Posted: The Tico Times, Friday, December 23, 2011 - By Shawn Larkin
THE BIG BLUE: Natural fish aggregating devices, or FADs, abound offshore of Costa Rica, attracting clouds of marine life.
Divers check out a floating piece of tree, and the schools of fish drawn to it, off southwestern Costa Rica’s Osa Peninsula.
Those who ply the sea know floating things attract or
aggregate fish. Fish aggregating devices, known as FADs, are often
thought of as manmade objects, but that is not always the case.
For most of history, the fad in FADs was natural, in the form
of forest products: a branch or a tree falls into a river and makes its
way to the sea. Any Tico captain knows to be ever watchful for floating
branches and tree trunks that can damage a prop or hull, especially
during the high runoff of rainy season, even when far offshore. But jump
in with a piece of tree in the sea and you may be shocked.
clouds of marine life will surround floating things that are smaller
than you. When you jump in, all the life will often surround you like
moths to a flame. Sometimes people jump right back in the boat when they
realize there is no reef to dive down to. But you are the reef, and
there may be so many fish surrounding you that you cannot see someone
right next to you.
FADs offshore of southwestern Costa Rica’s Osa
Peninsula often draw diver favorites like silky sharks and manta rays,
two species recently declared endangered. Super- and megapods of
dolphins become natural FADs, and they check out other FADs.
do many whales and dolphins, more than 300 species of fish like sharks,
rays and billfish, all sea turtle species and countless crustaceans,
seaweeds, invertebrates and other marine life hang out at natural and
manmade FADs? Structure, protection, food and social opportunities seem
to be the big attractions. Life like seaweed and barnacles quickly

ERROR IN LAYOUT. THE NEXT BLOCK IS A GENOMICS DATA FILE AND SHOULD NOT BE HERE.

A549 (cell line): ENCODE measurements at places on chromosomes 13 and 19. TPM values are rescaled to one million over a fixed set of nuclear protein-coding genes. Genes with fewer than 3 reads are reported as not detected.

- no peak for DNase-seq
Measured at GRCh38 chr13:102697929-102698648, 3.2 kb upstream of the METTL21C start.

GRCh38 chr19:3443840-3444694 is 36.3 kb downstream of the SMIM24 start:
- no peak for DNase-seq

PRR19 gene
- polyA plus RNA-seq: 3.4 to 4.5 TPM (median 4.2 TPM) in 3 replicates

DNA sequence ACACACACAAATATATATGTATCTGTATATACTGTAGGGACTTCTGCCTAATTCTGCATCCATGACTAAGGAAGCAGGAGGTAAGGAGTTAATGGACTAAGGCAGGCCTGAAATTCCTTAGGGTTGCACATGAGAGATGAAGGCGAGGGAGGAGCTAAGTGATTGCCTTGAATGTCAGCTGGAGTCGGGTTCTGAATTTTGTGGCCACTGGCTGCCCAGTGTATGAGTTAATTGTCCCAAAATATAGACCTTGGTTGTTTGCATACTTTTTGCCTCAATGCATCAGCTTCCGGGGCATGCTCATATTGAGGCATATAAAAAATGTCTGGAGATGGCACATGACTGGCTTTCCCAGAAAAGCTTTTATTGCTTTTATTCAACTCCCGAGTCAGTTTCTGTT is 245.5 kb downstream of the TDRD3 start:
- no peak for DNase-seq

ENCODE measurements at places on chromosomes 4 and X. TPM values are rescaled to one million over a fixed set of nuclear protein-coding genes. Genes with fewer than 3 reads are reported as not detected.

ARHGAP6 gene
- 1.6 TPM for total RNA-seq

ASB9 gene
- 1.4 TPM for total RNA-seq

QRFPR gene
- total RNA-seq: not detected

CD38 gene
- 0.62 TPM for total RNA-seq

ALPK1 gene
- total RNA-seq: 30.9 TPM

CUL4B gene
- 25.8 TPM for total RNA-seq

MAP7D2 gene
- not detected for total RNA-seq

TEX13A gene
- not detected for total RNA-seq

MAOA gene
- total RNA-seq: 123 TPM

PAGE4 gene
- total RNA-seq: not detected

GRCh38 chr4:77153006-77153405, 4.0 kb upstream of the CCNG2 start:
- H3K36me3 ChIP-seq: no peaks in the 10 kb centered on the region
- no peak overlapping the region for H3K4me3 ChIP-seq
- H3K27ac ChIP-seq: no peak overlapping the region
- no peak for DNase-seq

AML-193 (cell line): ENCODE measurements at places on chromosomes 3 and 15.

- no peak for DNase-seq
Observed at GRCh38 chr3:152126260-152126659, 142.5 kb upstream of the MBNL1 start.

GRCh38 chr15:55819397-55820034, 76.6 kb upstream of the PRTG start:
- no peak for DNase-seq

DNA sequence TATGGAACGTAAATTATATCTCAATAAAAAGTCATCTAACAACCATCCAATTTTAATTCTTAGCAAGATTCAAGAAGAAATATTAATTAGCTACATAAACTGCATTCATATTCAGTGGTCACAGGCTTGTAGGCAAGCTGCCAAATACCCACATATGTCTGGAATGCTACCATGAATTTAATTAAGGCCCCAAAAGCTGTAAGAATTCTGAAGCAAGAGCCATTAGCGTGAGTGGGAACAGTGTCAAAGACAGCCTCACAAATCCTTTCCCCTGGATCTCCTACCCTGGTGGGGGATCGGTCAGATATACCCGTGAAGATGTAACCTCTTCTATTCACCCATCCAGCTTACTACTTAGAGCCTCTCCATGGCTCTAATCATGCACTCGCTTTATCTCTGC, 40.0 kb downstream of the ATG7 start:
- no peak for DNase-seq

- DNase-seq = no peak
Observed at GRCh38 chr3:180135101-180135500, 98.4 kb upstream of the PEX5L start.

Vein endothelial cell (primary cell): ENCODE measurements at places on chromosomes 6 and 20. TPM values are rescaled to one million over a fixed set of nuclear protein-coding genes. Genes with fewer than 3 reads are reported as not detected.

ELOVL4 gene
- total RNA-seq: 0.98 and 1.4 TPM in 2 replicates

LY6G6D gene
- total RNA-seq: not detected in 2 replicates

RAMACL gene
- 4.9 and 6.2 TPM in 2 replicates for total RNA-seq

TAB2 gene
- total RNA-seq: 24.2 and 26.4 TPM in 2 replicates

starts growing on almost all floating things. Other life shows up to eat
what’s there. Still others may come for a bit of shade or a place to
hide. Then come bigger things, and then even bigger things. A lot of
marine life seems programmed with the instinct to check out FADs,
probably because of the good chances to find lunch or a mate, or to not
So where you have FADs, you have a lot of marine life.
The longer the FAD is in the water, the more life it accumulates. Places
with a lot of rivers and forests produce many natural FADs year-round,
but mostly during rainy season and severe weather. The rivers of Costa
Rica run full of FADs that will later drift many kilometers out to sea
and grow their own clouds of marine life.
Natural FADs probably
increase Costa Rica’s marine biodiversity and bioproductivity more than
most people realize. Other places that are not so blessed with natural
FADs make their own for local artisan and sport fishers and divers.
Hawaii put in a system of FADs offshore of the islands in the 1970s.
Today, each one of these many manmade FADs produces thousands of
kilograms of fish a year with no by-catch, as well as recreation for
The purse seine commercial fishing industry
also deploys manmade FADs, but on a massive scale over the entire
Pacific. After the FADs grow their clouds of life, the ships put it all
in a net. If they find a natural FAD, they do the same thing. This has a
rather different outcome than the Hawaiian method.
way kills no marine life other than food fish, and the local communities
get the food and money the FAD generates. The Costa Rican purse seine
netters’ way destroys the entire marine chain of life around the FAD,
and no money or food goes to local Costa Ricans.
That is one fad I hope will end soon.
Click here to catch the newest fad in diving and dive a fad.